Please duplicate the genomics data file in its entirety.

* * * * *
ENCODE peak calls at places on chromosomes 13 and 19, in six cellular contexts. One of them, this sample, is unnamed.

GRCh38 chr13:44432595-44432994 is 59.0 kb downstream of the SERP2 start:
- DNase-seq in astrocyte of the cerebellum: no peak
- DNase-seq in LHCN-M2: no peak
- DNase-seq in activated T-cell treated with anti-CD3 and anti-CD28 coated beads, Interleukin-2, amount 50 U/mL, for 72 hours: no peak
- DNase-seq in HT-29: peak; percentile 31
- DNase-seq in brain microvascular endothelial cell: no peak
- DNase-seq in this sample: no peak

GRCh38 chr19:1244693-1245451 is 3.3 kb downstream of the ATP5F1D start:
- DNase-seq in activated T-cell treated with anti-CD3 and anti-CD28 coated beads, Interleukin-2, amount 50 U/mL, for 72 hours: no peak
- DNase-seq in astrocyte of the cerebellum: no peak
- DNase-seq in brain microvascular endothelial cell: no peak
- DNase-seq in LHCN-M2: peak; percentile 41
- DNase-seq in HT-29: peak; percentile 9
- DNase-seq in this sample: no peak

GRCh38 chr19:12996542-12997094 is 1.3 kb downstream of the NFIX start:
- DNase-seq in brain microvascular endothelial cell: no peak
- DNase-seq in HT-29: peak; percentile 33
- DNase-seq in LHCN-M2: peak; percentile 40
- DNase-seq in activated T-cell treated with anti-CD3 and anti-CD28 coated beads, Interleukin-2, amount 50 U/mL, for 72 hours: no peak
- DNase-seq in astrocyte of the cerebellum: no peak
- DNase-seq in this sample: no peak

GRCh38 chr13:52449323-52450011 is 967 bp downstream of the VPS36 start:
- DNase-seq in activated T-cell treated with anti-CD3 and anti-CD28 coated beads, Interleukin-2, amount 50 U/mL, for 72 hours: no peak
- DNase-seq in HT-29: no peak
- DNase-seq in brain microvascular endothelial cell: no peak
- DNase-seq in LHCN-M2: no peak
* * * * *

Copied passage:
ENCODE peak calls at places on chromosomes 13 and 19, in six cellular contexts. One of them, this sample, is unnamed.

GRCh38 chr13:44432595-44432994 is 59.0 kb downstream of the SERP2 start:
- DNase-seq in astrocyte of the cerebellum: no peak
- DNase-seq in LHCN-M2: no peak
- DNase-seq in activated T-cell treated with anti-CD3 and anti-CD28 coated beads, Interleukin-2, amount 50 U/mL, for 72 hours: no peak
- DNase-seq in HT-29: peak; percentile 31
- DNase-seq in brain microvascular endothelial cell: no peak
- DNase-seq in this sample: no peak

GRCh38 chr19:1244693-1245451 is 3.3 kb downstream of the ATP5F1D start:
- DNase-seq in activated T-cell treated with anti-CD3 and anti-CD28 coated beads, Interleukin-2, amount 50 U/mL, for 72 hours: no peak
- DNase-seq in astrocyte of the cerebellum: no peak
- DNase-seq in brain microvascular endothelial cell: no peak
- DNase-seq in LHCN-M2: peak; percentile 41
- DNase-seq in HT-29: peak; percentile 9
- DNase-seq in this sample: no peak

GRCh38 chr19:12996542-12997094 is 1.3 kb downstream of the NFIX start:
- DNase-seq in brain microvascular endothelial cell: no peak
- DNase-seq in HT-29: peak; percentile 33
- DNase-seq in LHCN-M2: peak; percentile 40
- DNase-seq in activated T-cell treated with anti-CD3 and anti-CD28 coated beads, Interleukin-2, amount 50 U/mL, for 72 hours: no peak
- DNase-seq in astrocyte of the cerebellum: no peak
- DNase-seq in this sample: no peak

GRCh38 chr13:52449323-52450011 is 967 bp downstream of the VPS36 start:
- DNase-seq in activated T-cell treated with anti-CD3 and anti-CD28 coated beads, Interleukin-2, amount 50 U/mL, for 72 hours: no peak
- DNase-seq in HT-29: no peak
- DNase-seq in brain microvascular endothelial cell: no peak
- DNase-seq in LHCN-M2: no peak